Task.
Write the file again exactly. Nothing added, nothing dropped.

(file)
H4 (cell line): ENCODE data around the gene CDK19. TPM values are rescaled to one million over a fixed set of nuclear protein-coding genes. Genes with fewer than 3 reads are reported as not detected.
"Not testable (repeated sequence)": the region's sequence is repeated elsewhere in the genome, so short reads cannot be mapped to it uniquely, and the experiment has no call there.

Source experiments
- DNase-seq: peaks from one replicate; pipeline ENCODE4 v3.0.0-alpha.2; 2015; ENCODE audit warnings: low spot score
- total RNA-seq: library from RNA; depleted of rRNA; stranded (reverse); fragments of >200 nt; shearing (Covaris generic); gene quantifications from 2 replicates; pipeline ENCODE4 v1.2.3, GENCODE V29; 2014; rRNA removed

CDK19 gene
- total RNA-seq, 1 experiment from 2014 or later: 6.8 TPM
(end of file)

H4 (cell line): ENCODE data around the gene CDK19. TPM values are rescaled to one million over a fixed set of nuclear protein-coding genes. Genes with fewer than 3 reads are reported as not detected.
"Not testable (repeated sequence)": the region's sequence is repeated elsewhere in the genome, so short reads cannot be mapped to it uniquely, and the experiment has no call there.

Source experiments
- DNase-seq: peaks from one replicate; pipeline ENCODE4 v3.0.0-alpha.2; 2015; ENCODE audit warnings: low spot score
- total RNA-seq: library from RNA; depleted of rRNA; stranded (reverse); fragments of >200 nt; shearing (Covaris generic); gene quantifications from 2 replicates; pipeline ENCODE4 v1.2.3, GENCODE V29; 2014; rRNA removed

CDK19 gene
- total RNA-seq, 1 experiment from 2014 or later: 6.8 TPM